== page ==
You plough online acres by scrolling through them, at times stopping to perform a click, and rearrange your plough, for a new long narrow rectangle to be presented for cultivation by you and your mouse, or trackpad, or finger; and as acres are, the area remains the same, even if the shapes and forms vary from website to website.

Perhaps then that should come to be the unit of measure of online space. The amount of distance — or more likely area — scrollable by one person and one device in the course of one day. Would that then fall into the roam of imperceptible or unimaginable, well that remains to be seen. The repeated action needs to be payed attention first.

This space was assembled to pay attention to the action of scrolling as a potential unit of measure of online terrain. We built this acre that currently expands and moulds as you scroll through it. Where through the action, and the action’s repetition by each visitor after you, we will be able to feel out collectively how much an acre online is. We are gonna spend the time to feel out this unimaginable online space, and then we will start building bottles for texts, the first to come in December 2017.

Our interest in making bottles comes from the traditions of Virginia Wolf’s Glossary for reinventing english and Ursula K. Le Guin’s Carrier Bag Theory of Fiction. That follow a line of leafs, gourds, shells, nets, bags, slings, sacks, bottles, pots, boxes, of containers and if I may add of places that hold things. We are conscious that actions, tend to bring heroes and we too, are uninterested in them.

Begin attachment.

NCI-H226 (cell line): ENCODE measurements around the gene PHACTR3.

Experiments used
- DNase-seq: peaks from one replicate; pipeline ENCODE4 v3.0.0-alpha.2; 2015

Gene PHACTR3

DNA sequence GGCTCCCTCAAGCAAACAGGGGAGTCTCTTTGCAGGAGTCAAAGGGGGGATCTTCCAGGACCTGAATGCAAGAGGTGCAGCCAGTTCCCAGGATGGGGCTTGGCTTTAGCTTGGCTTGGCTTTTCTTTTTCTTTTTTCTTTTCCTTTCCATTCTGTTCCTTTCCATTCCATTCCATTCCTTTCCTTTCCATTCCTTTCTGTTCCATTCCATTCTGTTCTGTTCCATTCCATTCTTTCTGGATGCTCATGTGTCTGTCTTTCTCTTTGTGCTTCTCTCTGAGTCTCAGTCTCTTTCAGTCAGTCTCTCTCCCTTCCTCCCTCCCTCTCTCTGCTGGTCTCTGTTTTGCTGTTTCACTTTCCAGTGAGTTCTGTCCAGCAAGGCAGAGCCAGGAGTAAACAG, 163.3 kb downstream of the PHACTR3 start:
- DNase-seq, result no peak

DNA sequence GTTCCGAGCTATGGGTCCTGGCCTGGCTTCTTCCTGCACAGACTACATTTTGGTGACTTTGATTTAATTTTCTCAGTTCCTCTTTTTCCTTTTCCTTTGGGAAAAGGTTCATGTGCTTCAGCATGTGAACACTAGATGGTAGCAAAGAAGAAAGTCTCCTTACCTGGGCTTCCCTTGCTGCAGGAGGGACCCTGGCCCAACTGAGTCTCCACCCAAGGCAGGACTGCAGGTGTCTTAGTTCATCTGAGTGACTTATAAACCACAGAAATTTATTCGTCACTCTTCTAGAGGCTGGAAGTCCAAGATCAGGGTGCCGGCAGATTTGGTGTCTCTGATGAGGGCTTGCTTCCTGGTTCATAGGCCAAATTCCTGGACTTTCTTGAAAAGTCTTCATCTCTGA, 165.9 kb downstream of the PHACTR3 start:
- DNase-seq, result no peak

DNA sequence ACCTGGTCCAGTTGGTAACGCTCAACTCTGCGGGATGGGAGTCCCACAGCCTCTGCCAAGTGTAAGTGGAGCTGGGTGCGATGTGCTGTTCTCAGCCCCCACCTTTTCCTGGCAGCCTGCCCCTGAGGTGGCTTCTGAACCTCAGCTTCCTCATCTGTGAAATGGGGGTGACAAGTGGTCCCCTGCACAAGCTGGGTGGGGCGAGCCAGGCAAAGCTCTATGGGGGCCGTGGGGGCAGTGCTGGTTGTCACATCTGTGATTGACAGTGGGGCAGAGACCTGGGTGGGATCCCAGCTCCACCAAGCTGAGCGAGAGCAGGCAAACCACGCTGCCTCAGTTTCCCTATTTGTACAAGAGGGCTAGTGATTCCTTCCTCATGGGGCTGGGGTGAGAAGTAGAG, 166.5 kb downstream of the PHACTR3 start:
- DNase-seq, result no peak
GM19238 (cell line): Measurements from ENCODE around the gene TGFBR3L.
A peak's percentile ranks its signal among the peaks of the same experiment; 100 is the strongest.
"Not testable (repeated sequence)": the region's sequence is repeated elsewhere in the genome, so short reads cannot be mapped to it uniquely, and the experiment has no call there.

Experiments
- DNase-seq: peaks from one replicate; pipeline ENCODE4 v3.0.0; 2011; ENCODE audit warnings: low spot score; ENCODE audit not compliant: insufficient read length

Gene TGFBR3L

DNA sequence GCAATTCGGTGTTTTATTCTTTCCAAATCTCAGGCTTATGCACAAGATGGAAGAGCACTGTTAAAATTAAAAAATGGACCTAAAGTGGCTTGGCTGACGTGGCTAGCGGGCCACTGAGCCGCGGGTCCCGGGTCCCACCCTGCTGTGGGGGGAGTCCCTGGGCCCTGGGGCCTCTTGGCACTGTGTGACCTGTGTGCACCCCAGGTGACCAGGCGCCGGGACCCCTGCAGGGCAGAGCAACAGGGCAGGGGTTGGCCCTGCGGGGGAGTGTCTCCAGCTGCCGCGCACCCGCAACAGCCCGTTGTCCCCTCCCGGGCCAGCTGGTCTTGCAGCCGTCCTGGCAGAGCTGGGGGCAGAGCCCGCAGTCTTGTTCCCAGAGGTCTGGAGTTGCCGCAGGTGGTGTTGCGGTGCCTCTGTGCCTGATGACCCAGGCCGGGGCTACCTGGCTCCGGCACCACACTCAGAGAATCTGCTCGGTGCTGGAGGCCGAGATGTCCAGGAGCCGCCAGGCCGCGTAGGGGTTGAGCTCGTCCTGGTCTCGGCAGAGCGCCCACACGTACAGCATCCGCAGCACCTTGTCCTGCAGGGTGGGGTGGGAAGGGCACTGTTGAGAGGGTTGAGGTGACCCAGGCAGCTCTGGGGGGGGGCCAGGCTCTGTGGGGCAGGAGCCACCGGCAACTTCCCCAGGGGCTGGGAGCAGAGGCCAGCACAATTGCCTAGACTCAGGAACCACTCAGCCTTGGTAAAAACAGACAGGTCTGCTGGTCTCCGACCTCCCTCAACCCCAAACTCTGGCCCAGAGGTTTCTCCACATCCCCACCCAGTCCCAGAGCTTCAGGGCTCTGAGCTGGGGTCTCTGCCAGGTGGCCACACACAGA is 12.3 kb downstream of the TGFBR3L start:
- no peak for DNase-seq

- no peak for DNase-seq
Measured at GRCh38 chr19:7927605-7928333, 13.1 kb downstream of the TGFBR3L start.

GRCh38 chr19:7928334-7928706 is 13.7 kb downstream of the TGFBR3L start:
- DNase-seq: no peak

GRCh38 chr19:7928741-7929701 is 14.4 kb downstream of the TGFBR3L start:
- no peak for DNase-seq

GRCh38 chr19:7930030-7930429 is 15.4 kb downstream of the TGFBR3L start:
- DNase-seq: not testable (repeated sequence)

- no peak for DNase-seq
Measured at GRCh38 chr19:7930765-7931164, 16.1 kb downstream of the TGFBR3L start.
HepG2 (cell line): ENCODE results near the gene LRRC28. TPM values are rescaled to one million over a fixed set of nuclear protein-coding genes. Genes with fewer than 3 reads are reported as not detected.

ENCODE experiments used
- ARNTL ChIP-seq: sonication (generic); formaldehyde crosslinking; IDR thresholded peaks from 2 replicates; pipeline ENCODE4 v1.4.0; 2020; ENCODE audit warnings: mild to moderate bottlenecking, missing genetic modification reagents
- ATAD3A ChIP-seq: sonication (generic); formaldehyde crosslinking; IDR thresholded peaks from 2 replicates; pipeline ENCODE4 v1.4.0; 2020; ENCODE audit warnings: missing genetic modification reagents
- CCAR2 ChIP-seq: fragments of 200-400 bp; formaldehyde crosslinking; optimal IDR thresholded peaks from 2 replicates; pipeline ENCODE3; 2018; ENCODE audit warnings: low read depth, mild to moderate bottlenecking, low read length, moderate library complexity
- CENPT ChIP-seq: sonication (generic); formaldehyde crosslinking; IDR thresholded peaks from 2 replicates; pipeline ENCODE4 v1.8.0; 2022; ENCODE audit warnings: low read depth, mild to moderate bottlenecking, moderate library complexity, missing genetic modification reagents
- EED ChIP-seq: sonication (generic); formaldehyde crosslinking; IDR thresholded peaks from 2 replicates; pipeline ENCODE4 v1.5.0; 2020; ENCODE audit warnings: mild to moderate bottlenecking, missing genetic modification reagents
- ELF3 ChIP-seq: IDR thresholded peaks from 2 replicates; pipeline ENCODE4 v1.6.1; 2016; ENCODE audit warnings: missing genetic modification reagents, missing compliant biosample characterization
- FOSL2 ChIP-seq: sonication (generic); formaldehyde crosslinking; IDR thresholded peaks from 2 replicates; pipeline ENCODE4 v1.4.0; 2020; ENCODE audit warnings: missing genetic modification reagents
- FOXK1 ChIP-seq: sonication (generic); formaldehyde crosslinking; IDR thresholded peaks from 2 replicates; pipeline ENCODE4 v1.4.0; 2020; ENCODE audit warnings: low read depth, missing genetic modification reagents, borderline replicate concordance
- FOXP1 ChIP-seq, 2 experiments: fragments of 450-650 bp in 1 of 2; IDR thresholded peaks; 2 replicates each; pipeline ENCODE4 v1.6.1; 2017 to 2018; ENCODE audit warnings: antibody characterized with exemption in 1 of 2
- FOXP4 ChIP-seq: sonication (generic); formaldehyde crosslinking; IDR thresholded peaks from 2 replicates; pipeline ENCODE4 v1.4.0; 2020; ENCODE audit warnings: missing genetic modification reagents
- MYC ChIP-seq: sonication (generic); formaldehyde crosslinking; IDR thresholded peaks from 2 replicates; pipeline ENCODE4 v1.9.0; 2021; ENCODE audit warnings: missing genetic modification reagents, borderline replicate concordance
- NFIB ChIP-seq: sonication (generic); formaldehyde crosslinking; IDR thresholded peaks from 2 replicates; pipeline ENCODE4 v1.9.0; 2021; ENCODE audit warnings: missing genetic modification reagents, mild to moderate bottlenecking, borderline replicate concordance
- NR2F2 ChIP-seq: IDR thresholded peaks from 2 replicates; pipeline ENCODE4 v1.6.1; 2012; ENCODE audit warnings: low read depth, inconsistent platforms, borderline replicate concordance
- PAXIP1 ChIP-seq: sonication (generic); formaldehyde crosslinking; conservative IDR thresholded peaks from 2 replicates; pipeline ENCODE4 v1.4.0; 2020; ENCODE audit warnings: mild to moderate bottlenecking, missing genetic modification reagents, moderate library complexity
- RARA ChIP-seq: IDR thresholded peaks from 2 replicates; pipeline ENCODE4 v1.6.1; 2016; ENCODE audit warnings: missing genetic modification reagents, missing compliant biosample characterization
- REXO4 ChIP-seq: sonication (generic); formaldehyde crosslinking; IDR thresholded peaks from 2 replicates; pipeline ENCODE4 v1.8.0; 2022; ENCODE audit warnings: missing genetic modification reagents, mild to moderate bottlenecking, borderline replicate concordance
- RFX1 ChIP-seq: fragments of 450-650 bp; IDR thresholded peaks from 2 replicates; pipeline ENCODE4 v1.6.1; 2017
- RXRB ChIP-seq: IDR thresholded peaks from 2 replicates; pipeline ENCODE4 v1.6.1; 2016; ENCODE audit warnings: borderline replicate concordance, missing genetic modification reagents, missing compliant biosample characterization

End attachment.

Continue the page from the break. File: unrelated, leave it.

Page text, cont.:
We would like to hold worlds, like books hold words. But forth most avoid copy-pasting books to the internet. To perhaps “reinvent” what a bottle means in respect to online, a holder of whatever could be considered liquid online. Yet we have no interest in reinventing a medium or an industry.5 A list of a few places that come in mind: letterpress printing, Kickstarter, Blogger, Twitter, HTML, hypertext, Kindle, epubs, Medium, and so on and so forth. We have an interest of building bottles that align with holodecks,6 This thinking of making bottles that align with holodecks was inspired by mixing, in parts the forth mentioned essay by Ursula K. Le Guin and in parts by paraphrasing, reversing and placing in other topic the fist line of Anthony Antonellis’ Internet Art in a Gallery: “Don’t copy paste internet art into a gallery. Make a holodeck.” to hold texts that can’t be held anywhere else.

We have this idea, that our bottles could belong to the reader, like books belong to a reader, to lend and give away, to write notes in their margins, and yet to maintain them online. We are interested in borrowing from publishing — as in making public by dispersing copies as Paul Soulelis writes7 Paul Soulelis explored this idea on The Download, a series of Rhizome commissions that considers the posted files,the act of downloading, and the user’s desktop as the space of exhibition, with an intent to go beyond browsing. but yet remain online, within in our ploughed online acre: a website, build as a bottle, each time for each text-based work to come.

But more on that later.

For now, an online acre to be ploughed.